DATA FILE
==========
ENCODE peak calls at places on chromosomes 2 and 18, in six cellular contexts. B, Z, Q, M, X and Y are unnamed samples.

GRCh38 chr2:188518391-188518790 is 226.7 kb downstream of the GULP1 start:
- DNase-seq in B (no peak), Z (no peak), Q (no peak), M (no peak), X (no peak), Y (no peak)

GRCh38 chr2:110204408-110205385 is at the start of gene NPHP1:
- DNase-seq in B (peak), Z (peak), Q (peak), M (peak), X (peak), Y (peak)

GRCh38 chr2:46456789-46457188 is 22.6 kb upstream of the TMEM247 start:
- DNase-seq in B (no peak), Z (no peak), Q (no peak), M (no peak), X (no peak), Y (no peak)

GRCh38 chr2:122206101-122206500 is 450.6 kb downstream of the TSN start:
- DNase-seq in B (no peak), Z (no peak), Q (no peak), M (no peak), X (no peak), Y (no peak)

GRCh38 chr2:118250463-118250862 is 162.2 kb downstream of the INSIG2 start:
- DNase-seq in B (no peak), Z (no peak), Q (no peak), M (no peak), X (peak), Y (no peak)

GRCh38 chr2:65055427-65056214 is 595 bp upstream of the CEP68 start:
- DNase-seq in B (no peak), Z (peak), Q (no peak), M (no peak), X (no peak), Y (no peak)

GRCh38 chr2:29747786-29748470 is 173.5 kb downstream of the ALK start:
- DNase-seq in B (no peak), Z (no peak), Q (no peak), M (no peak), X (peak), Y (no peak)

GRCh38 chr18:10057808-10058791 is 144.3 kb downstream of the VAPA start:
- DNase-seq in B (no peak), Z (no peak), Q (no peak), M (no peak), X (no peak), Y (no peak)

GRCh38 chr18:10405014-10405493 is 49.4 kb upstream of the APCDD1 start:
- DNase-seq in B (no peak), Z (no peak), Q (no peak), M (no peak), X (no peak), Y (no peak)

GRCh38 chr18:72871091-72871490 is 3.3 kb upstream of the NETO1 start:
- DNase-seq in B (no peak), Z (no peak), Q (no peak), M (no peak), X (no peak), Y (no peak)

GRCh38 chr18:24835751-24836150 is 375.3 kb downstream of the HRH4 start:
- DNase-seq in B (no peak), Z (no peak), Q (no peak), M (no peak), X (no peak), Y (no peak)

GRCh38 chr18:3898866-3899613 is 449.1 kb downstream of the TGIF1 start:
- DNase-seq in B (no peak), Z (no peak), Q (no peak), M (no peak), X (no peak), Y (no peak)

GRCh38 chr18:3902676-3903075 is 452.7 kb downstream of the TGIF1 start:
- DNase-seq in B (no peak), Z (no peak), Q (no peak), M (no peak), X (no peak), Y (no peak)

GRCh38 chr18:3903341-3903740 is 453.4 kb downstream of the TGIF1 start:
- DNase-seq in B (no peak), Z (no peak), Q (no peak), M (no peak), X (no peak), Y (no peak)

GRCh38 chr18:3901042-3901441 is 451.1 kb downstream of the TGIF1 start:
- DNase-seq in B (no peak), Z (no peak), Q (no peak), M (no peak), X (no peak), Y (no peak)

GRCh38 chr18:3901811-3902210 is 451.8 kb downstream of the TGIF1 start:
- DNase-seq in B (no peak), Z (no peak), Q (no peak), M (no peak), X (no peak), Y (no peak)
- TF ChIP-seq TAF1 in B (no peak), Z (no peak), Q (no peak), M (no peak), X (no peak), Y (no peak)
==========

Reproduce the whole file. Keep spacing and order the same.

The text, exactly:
ENCODE peak calls at places on chromosomes 2 and 18, in six cellular contexts. B, Z, Q, M, X and Y are unnamed samples.

GRCh38 chr2:188518391-188518790 is 226.7 kb downstream of the GULP1 start:
- DNase-seq in B (no peak), Z (no peak), Q (no peak), M (no peak), X (no peak), Y (no peak)

GRCh38 chr2:110204408-110205385 is at the start of gene NPHP1:
- DNase-seq in B (peak), Z (peak), Q (peak), M (peak), X (peak), Y (peak)

GRCh38 chr2:46456789-46457188 is 22.6 kb upstream of the TMEM247 start:
- DNase-seq in B (no peak), Z (no peak), Q (no peak), M (no peak), X (no peak), Y (no peak)

GRCh38 chr2:122206101-122206500 is 450.6 kb downstream of the TSN start:
- DNase-seq in B (no peak), Z (no peak), Q (no peak), M (no peak), X (no peak), Y (no peak)

GRCh38 chr2:118250463-118250862 is 162.2 kb downstream of the INSIG2 start:
- DNase-seq in B (no peak), Z (no peak), Q (no peak), M (no peak), X (peak), Y (no peak)

GRCh38 chr2:65055427-65056214 is 595 bp upstream of the CEP68 start:
- DNase-seq in B (no peak), Z (peak), Q (no peak), M (no peak), X (no peak), Y (no peak)

GRCh38 chr2:29747786-29748470 is 173.5 kb downstream of the ALK start:
- DNase-seq in B (no peak), Z (no peak), Q (no peak), M (no peak), X (peak), Y (no peak)

GRCh38 chr18:10057808-10058791 is 144.3 kb downstream of the VAPA start:
- DNase-seq in B (no peak), Z (no peak), Q (no peak), M (no peak), X (no peak), Y (no peak)

GRCh38 chr18:10405014-10405493 is 49.4 kb upstream of the APCDD1 start:
- DNase-seq in B (no peak), Z (no peak), Q (no peak), M (no peak), X (no peak), Y (no peak)

GRCh38 chr18:72871091-72871490 is 3.3 kb upstream of the NETO1 start:
- DNase-seq in B (no peak), Z (no peak), Q (no peak), M (no peak), X (no peak), Y (no peak)

GRCh38 chr18:24835751-24836150 is 375.3 kb downstream of the HRH4 start:
- DNase-seq in B (no peak), Z (no peak), Q (no peak), M (no peak), X (no peak), Y (no peak)

GRCh38 chr18:3898866-3899613 is 449.1 kb downstream of the TGIF1 start:
- DNase-seq in B (no peak), Z (no peak), Q (no peak), M (no peak), X (no peak), Y (no peak)

GRCh38 chr18:3902676-3903075 is 452.7 kb downstream of the TGIF1 start:
- DNase-seq in B (no peak), Z (no peak), Q (no peak), M (no peak), X (no peak), Y (no peak)

GRCh38 chr18:3903341-3903740 is 453.4 kb downstream of the TGIF1 start:
- DNase-seq in B (no peak), Z (no peak), Q (no peak), M (no peak), X (no peak), Y (no peak)

GRCh38 chr18:3901042-3901441 is 451.1 kb downstream of the TGIF1 start:
- DNase-seq in B (no peak), Z (no peak), Q (no peak), M (no peak), X (no peak), Y (no peak)

GRCh38 chr18:3901811-3902210 is 451.8 kb downstream of the TGIF1 start:
- DNase-seq in B (no peak), Z (no peak), Q (no peak), M (no peak), X (no peak), Y (no peak)
- TF ChIP-seq TAF1 in B (no peak), Z (no peak), Q (no peak), M (no peak), X (no peak), Y (no peak)